Israeli start-up FundBox, which aims to “fix the small business economy using data science,” according to founder and CEO Eyal Shinar, announced Thursday that it raised over $17 million in Series A funding for its risk engine-based small business lending and invoicing system.

Unlike in a retail or service setting, firms in the B2B (business to business) field do not get paid up front. Instead, they are expected to bill their clients, with payment coming up to 90 days later. Meanwhile, a business has to come up with funds to pay its own suppliers, or risk getting cut off itself. Many businesses have to take out short-term loans, often at high interest rates, if a bank will lend to them at all.

FundBox helps where banks won’t, Shinar says. “FundBox processes tens of thousands of invoices daily, offering small business owners the ability to fix their cash flow by advancing payments for unpaid invoices. This effectively eliminates the net plus 30, 60, 90-day problem from which so many small businesses suffer, a problem that inhibits growth.” FundBox will advance businesses the payment for an invoice, charging not interest, but a processing fee. For example, a $1,000 advance for up to three months costs between $52 and $72, depending on the company’s creditworthiness.

FundBox’s technology is based on a data-driven small-medium business risk engine, which examines data from public sources about a company’s creditworthiness and assigns them a risk rating. Information sources include the Department of Motor Vehicles, credit rating companies, social media sources like reviews on Facebook or Yelp, LinkedIn and more. “None of these is an individually huge data point, but in aggregate with all of the other information, it builds a very accurate risk profile that is 99+% accurate,” according to the company.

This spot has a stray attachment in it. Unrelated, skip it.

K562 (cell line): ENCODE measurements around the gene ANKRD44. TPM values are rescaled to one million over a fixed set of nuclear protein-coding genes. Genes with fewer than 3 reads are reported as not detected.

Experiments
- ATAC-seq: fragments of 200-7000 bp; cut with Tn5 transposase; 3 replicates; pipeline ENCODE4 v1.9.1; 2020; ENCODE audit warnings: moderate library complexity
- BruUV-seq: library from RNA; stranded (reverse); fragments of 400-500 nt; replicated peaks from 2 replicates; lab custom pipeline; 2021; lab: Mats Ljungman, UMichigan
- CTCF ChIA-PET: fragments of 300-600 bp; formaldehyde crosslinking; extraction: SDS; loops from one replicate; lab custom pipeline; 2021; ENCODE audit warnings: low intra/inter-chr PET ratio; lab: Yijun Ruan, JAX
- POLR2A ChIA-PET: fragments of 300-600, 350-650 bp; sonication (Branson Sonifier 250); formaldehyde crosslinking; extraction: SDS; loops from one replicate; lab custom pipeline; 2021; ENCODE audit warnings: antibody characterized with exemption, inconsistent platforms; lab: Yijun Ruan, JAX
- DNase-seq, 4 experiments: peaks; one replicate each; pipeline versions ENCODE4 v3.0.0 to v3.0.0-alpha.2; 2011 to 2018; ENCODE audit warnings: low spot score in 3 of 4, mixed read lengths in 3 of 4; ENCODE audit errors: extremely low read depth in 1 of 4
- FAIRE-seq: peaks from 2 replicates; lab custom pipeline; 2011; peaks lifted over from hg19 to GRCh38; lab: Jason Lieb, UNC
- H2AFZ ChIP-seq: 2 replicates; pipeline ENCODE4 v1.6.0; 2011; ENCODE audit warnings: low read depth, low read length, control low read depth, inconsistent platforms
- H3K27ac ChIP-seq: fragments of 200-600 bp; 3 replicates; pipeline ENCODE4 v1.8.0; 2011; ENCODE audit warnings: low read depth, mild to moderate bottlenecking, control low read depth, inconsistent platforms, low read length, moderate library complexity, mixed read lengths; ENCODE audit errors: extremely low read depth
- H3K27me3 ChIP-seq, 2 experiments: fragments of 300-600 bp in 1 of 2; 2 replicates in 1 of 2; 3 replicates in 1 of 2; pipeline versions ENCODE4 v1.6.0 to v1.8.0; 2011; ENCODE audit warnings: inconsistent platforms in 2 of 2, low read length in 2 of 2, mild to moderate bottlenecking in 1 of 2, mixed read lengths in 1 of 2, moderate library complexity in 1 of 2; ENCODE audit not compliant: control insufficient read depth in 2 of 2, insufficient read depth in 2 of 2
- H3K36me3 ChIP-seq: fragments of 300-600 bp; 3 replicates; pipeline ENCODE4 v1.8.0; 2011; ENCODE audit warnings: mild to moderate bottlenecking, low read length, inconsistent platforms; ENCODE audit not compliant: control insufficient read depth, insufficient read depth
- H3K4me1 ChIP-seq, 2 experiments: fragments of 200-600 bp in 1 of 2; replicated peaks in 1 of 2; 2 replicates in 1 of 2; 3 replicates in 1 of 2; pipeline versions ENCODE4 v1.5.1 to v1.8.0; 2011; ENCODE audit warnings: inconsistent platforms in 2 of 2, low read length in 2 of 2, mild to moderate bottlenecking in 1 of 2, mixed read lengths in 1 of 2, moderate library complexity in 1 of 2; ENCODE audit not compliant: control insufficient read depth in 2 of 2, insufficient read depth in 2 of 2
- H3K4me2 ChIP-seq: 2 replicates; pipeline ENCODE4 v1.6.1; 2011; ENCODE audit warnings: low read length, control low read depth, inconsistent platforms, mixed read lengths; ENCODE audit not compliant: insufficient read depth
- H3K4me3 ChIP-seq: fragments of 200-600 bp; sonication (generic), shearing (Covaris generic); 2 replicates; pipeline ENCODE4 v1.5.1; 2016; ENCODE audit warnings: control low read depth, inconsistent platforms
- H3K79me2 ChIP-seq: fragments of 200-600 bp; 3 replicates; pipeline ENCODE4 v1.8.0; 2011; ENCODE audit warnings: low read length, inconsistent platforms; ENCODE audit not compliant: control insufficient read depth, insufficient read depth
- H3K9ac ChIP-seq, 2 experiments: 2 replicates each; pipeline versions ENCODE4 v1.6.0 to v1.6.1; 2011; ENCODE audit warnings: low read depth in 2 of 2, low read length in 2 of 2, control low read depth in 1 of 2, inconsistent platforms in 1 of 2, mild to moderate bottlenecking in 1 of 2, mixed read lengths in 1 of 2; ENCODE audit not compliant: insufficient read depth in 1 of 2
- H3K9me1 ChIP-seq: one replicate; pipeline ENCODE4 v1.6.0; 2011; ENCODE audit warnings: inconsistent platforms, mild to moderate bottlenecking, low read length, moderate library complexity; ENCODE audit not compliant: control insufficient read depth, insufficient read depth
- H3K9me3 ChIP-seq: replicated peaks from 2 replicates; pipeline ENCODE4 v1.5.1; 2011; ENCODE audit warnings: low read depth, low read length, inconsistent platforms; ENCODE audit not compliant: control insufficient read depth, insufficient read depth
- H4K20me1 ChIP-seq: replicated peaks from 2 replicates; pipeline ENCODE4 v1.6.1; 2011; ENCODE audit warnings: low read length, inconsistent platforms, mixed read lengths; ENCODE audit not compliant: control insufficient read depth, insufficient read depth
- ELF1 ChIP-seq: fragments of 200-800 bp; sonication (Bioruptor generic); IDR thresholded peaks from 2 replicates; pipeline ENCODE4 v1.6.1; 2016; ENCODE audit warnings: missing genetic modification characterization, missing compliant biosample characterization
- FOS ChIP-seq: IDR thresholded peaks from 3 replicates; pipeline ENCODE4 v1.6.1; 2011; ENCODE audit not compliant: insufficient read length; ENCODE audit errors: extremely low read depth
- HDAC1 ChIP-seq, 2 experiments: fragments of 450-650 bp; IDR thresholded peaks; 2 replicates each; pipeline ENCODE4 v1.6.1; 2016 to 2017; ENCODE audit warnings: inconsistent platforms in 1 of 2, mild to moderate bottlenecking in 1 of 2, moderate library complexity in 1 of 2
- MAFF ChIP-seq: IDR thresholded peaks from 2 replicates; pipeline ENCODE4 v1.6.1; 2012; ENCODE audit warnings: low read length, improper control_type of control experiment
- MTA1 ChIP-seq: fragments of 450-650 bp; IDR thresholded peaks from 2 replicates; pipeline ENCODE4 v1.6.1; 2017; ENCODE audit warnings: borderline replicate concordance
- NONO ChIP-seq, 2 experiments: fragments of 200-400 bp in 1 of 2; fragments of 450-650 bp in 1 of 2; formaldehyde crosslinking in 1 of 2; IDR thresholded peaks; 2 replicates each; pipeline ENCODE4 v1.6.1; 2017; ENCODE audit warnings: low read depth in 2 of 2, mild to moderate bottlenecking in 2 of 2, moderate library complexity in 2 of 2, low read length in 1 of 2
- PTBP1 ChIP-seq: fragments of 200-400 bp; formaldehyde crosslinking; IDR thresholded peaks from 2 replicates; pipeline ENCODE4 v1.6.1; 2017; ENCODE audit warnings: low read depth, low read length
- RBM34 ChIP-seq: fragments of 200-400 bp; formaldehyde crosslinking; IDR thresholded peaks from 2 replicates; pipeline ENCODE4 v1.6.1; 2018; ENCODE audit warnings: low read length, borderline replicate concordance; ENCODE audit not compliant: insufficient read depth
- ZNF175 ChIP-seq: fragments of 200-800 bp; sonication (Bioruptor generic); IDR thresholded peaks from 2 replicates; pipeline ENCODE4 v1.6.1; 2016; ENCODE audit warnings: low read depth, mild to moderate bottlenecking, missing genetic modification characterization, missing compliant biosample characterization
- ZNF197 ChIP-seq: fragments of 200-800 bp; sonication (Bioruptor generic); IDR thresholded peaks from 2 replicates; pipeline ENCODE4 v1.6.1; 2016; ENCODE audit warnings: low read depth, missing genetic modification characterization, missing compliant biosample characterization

Any business willing to connect its accounting software, SalesForce system or similar data to FundBox can ask for an advance. The application process is automated, so there is no cost or human bias or error. The application takes only 50 seconds to complete. The customer repays the loan in 12 weekly installments. If a FundBox client’s customer pays their invoice sooner, the client can repay the funds to FundBox with no penalty. They’re only charged for the capital they use for the time they use it.

FundBox has a sales office in San Francisco and does its R&D work in Israel. The company, barely one year old, was started by Shinar, formerly of the $5.5 billion venture fund Battery Ventures; CTO Yuval Ariav, formerly chief architect at Onavo, an Israeli start-up bought out by Facebook last year; and vice president of analytics Tomer Michaeli, formerly R&D specialist for the Israeli Prime Minister’s Office.

FundBox has tens of thousands of customers, most of them small B2B concerns that rely on invoicing for their income. In the recent round of funding, the company’s first so far, FundBox raised $17.55 million from leading Silicon Valley investors, including Vikram Pandit, former CEO of Citigroup; Tom Glocer, former CEO of Thomson Reuters; Jay Mandelbaum, former head of strategy and e-commerce at JP Morgan Chase; Emil Michael, senior vice president of business at Uber; and Shlomo Kramer, CEO of Imperva, among others.

Few companies get as much Series A funding as FundBox has, perhaps because the target market is so large, estimated at $72 trillion and consisting of small businesses that struggle to make ends meet because of “rough patches” between payments of invoices, Shinar said. “We’ve identified an unprecedented opportunity to bring data-driven innovation to a critically underserved and broken market, focused initially on allowing small businesses to immediately clear outstanding invoices and improve cash flow by accelerating payments,” he said. “However, the vision behind our company is much larger, as our proprietary engine can dramatically disrupt and modernize entire industries built around analyzing data. We are starting with small business credit because this is where we can have a significant and immediate positive impact, but the future is boundless.”